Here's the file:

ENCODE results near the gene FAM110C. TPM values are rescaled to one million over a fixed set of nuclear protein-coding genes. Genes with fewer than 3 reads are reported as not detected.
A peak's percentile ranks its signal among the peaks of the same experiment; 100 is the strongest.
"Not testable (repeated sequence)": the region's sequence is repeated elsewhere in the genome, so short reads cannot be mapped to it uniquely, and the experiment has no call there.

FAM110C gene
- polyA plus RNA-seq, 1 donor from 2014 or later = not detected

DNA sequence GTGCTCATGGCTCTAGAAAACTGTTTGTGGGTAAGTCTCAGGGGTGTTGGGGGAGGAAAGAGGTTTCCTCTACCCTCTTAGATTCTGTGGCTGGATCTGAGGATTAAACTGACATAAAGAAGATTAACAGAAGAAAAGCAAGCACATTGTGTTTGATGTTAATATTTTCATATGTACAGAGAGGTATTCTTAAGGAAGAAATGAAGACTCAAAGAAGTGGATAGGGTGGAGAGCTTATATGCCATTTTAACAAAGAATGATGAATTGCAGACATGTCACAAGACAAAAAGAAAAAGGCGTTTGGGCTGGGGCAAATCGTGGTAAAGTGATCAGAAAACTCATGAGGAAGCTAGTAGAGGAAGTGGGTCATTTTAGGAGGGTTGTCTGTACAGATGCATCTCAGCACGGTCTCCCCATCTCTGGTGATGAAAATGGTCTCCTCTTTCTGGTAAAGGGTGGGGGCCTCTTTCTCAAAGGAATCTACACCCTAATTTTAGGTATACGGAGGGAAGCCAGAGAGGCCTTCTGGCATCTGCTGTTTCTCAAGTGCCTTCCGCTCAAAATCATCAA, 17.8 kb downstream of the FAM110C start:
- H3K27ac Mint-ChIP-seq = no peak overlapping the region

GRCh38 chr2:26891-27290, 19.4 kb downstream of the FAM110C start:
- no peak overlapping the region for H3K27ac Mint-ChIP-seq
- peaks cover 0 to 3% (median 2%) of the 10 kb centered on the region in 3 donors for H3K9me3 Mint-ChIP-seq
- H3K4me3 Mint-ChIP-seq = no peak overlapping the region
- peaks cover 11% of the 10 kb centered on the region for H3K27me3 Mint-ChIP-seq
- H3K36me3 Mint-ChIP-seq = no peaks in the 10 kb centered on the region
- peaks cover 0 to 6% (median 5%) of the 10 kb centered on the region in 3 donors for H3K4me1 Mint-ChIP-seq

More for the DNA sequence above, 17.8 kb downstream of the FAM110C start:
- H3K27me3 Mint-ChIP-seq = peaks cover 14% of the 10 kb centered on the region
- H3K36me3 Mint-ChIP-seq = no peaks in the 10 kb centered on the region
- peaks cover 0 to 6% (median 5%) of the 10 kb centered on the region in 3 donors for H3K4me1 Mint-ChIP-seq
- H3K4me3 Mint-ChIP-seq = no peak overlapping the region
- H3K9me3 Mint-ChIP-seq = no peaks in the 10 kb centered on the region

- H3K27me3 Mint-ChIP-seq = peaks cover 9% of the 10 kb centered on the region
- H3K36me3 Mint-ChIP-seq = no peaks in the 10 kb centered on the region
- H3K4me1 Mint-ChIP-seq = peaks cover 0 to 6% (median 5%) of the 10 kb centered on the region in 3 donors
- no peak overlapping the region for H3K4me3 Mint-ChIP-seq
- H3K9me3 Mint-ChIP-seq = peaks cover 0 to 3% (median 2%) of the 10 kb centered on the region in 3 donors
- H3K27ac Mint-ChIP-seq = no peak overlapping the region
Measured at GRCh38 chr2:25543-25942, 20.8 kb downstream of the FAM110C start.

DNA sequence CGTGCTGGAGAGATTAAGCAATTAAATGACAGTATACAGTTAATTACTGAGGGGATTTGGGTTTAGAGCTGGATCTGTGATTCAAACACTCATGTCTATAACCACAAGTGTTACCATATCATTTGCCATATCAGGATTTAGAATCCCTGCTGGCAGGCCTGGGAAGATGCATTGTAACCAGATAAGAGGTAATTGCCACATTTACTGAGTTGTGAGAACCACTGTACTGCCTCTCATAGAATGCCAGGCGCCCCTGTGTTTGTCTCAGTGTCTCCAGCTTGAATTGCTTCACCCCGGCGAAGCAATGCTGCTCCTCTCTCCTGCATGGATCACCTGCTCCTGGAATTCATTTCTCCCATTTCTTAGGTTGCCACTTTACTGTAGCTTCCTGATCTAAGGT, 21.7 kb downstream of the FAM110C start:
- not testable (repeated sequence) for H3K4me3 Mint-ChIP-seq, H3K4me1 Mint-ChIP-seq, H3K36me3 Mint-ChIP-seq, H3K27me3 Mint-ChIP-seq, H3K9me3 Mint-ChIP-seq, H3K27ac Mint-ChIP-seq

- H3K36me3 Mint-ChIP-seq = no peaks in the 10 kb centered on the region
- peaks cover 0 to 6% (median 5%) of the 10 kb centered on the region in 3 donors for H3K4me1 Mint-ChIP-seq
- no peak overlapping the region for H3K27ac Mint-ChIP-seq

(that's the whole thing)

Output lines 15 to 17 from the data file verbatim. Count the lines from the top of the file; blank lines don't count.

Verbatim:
More for the DNA sequence above, 17.8 kb downstream of the FAM110C start:
- H3K27me3 Mint-ChIP-seq = peaks cover 14% of the 10 kb centered on the region
- H3K36me3 Mint-ChIP-seq = no peaks in the 10 kb centered on the region